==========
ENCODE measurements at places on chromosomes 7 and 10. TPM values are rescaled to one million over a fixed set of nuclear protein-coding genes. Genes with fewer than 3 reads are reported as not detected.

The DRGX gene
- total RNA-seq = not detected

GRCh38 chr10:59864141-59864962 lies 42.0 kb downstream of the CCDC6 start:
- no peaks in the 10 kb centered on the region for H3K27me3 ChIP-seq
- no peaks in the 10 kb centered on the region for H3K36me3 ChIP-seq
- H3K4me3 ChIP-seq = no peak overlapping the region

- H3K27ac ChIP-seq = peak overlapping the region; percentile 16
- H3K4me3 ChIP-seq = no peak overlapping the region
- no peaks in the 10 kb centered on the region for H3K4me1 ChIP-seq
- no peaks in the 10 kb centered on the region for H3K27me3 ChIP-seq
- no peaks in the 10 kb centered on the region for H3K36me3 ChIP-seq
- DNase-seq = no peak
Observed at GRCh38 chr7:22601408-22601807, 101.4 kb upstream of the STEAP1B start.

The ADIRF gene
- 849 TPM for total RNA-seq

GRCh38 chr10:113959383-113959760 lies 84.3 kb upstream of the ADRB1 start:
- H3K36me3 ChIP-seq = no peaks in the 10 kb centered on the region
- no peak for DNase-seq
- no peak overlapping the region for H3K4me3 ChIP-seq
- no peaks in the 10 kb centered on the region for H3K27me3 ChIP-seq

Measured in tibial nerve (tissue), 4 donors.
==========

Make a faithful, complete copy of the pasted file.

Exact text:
ENCODE measurements at places on chromosomes 7 and 10. TPM values are rescaled to one million over a fixed set of nuclear protein-coding genes. Genes with fewer than 3 reads are reported as not detected.

The DRGX gene
- total RNA-seq = not detected

GRCh38 chr10:59864141-59864962 lies 42.0 kb downstream of the CCDC6 start:
- no peaks in the 10 kb centered on the region for H3K27me3 ChIP-seq
- no peaks in the 10 kb centered on the region for H3K36me3 ChIP-seq
- H3K4me3 ChIP-seq = no peak overlapping the region

- H3K27ac ChIP-seq = peak overlapping the region; percentile 16
- H3K4me3 ChIP-seq = no peak overlapping the region
- no peaks in the 10 kb centered on the region for H3K4me1 ChIP-seq
- no peaks in the 10 kb centered on the region for H3K27me3 ChIP-seq
- no peaks in the 10 kb centered on the region for H3K36me3 ChIP-seq
- DNase-seq = no peak
Observed at GRCh38 chr7:22601408-22601807, 101.4 kb upstream of the STEAP1B start.

The ADIRF gene
- 849 TPM for total RNA-seq

GRCh38 chr10:113959383-113959760 lies 84.3 kb upstream of the ADRB1 start:
- H3K36me3 ChIP-seq = no peaks in the 10 kb centered on the region
- no peak for DNase-seq
- no peak overlapping the region for H3K4me3 ChIP-seq
- no peaks in the 10 kb centered on the region for H3K27me3 ChIP-seq

Measured in tibial nerve (tissue), 4 donors.